Six months after factory collapse in Bangladesh

A shirt with a Benetton label lies in the rubble three days after a Bangladeshi garment eight-storey building collapsed in Savar, on the outskirts of Dhaka, on April 27, 2013.

This week marks the six-month anniversary of the Rana Plaza garment factory collapse in Bangladesh. The destruction left more than 1,100 dead.

The disaster prompted calls for companies to change the way they operate in Bangladesh and to know more about their subcontractors. Many people in Bangladesh want to see a change to building code and safety regulations.

The BBC's Ed Butler says that since the collapse, not much has changed in terms of substantial reform and compensation. Twenty-nine companies were involved in the factory, but only one has paid compensation to victims, which has left many people upset. And besides safety and compensation, workers are upset about the minimum wage.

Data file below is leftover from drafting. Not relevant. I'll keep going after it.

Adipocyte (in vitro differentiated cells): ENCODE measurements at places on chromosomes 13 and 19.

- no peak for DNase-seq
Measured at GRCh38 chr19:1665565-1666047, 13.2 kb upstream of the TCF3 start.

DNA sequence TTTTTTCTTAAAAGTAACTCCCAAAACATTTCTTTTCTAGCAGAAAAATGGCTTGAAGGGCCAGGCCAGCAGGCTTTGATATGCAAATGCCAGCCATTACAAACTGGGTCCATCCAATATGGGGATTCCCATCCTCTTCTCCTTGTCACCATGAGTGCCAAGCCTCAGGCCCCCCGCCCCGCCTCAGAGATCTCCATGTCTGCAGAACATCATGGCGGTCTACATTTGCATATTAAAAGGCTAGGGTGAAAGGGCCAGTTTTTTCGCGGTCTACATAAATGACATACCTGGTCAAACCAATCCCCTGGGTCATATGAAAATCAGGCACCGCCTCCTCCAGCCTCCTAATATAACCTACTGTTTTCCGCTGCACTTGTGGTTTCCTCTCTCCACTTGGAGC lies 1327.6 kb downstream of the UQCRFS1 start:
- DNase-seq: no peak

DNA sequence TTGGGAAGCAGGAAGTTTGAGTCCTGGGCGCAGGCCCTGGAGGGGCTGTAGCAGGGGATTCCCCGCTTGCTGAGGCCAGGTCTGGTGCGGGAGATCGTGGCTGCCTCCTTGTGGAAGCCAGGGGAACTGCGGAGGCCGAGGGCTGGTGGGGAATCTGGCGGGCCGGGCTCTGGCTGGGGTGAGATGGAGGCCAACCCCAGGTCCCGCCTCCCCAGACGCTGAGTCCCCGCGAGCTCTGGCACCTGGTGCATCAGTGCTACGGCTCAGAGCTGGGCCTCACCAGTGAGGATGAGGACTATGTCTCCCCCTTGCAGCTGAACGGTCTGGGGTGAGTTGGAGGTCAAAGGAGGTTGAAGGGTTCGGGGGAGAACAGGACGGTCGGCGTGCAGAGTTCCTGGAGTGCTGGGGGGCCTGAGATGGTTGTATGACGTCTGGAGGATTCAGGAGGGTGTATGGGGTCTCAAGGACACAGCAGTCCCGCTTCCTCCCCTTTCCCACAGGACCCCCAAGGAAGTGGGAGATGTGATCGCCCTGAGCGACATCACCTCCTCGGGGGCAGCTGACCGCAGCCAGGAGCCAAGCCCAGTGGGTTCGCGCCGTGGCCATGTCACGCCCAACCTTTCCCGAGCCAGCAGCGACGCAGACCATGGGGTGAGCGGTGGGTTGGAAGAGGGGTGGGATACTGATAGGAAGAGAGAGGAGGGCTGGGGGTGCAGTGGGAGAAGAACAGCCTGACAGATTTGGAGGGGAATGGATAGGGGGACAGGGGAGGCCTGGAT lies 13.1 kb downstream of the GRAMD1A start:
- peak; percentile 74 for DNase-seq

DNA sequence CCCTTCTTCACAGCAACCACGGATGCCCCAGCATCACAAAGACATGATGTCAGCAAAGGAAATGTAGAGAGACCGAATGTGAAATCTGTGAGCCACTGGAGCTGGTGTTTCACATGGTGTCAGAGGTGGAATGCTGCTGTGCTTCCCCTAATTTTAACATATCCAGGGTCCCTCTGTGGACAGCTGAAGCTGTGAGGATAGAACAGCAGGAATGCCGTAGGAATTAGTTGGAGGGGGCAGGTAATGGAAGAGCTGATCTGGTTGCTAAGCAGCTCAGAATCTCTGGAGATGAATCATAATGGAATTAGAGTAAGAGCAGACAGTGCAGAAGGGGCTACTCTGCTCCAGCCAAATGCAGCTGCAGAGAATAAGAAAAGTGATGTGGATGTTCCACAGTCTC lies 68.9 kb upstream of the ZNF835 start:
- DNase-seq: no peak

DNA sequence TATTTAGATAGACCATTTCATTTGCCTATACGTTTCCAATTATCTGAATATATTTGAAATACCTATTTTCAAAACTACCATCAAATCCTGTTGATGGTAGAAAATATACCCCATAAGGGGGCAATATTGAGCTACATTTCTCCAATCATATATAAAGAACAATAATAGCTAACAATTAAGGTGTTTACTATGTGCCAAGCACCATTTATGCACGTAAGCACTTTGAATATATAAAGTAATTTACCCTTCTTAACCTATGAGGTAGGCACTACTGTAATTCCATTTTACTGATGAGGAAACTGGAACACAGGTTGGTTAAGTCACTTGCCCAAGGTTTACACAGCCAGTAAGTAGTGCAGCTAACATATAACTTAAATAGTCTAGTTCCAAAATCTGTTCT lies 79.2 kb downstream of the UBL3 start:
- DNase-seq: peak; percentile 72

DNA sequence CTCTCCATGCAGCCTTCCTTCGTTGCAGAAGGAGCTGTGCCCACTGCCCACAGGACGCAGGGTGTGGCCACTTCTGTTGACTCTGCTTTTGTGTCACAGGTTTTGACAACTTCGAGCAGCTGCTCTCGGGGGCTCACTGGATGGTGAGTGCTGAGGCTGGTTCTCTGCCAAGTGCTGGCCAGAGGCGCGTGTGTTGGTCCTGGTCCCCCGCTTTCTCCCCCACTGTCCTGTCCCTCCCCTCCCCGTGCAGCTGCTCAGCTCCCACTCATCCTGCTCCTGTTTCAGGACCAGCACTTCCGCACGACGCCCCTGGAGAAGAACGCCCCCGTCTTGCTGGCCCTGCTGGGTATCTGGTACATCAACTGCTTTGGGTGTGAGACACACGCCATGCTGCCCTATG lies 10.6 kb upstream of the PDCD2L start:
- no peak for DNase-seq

"The minimum wage for Bangladeshi garment workers is something like $1.50 a day," he says. "That's just about the lowest in the world."

Butler says the government has promised to raise that minimum wage. And other international companies say they have been developing new safety initiatives for the factories. But many aren't that optimistic, saying the progress has been too slow and uncertain to feel assured.

About the author

Lizzie O'Leary is the new host of Marketplace Weekend.

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